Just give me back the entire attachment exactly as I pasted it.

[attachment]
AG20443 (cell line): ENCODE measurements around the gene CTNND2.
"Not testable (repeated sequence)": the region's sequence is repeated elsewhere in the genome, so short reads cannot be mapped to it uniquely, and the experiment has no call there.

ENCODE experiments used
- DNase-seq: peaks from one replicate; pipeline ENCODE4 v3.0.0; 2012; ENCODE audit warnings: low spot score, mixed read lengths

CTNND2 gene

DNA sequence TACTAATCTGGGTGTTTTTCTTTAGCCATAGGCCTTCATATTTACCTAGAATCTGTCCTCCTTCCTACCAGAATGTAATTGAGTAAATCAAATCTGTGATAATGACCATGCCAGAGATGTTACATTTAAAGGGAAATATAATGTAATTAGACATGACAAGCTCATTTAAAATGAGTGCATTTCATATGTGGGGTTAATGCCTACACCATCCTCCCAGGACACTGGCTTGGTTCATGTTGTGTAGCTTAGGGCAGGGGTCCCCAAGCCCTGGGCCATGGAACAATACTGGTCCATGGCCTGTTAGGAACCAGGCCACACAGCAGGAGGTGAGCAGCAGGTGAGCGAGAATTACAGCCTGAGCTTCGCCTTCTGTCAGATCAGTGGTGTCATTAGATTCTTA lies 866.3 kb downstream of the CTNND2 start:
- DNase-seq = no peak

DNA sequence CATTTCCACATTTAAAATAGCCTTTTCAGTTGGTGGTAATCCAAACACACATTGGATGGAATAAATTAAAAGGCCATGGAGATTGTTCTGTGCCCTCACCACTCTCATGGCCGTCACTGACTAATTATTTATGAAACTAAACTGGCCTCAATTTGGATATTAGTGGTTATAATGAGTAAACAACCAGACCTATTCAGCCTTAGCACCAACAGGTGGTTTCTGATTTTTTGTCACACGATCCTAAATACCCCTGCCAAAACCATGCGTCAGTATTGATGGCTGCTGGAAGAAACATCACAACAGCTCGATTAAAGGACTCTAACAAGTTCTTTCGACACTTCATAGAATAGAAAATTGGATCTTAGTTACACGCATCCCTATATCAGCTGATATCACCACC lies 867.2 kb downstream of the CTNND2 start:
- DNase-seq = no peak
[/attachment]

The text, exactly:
AG20443 (cell line): ENCODE measurements around the gene CTNND2.
"Not testable (repeated sequence)": the region's sequence is repeated elsewhere in the genome, so short reads cannot be mapped to it uniquely, and the experiment has no call there.

ENCODE experiments used
- DNase-seq: peaks from one replicate; pipeline ENCODE4 v3.0.0; 2012; ENCODE audit warnings: low spot score, mixed read lengths

CTNND2 gene

DNA sequence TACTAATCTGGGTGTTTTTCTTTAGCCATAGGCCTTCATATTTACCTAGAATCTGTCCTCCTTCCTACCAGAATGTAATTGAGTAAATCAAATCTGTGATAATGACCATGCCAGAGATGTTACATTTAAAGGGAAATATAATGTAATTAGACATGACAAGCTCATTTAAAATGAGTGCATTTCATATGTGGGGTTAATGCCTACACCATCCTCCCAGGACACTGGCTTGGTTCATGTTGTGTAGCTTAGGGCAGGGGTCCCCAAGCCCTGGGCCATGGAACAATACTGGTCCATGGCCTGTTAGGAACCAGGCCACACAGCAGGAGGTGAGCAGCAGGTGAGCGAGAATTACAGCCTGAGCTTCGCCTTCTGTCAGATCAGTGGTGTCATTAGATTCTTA lies 866.3 kb downstream of the CTNND2 start:
- DNase-seq = no peak

DNA sequence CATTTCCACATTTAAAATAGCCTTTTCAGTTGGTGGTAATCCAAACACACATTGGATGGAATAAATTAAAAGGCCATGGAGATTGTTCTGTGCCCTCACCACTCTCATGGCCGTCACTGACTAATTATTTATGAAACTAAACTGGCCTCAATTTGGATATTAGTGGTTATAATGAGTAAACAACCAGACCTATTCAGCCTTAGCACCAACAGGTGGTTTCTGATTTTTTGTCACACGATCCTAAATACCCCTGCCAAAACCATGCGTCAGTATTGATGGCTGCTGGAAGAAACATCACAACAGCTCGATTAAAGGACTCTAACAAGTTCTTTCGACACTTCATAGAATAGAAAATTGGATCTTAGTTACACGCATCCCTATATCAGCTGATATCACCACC lies 867.2 kb downstream of the CTNND2 start:
- DNase-seq = no peak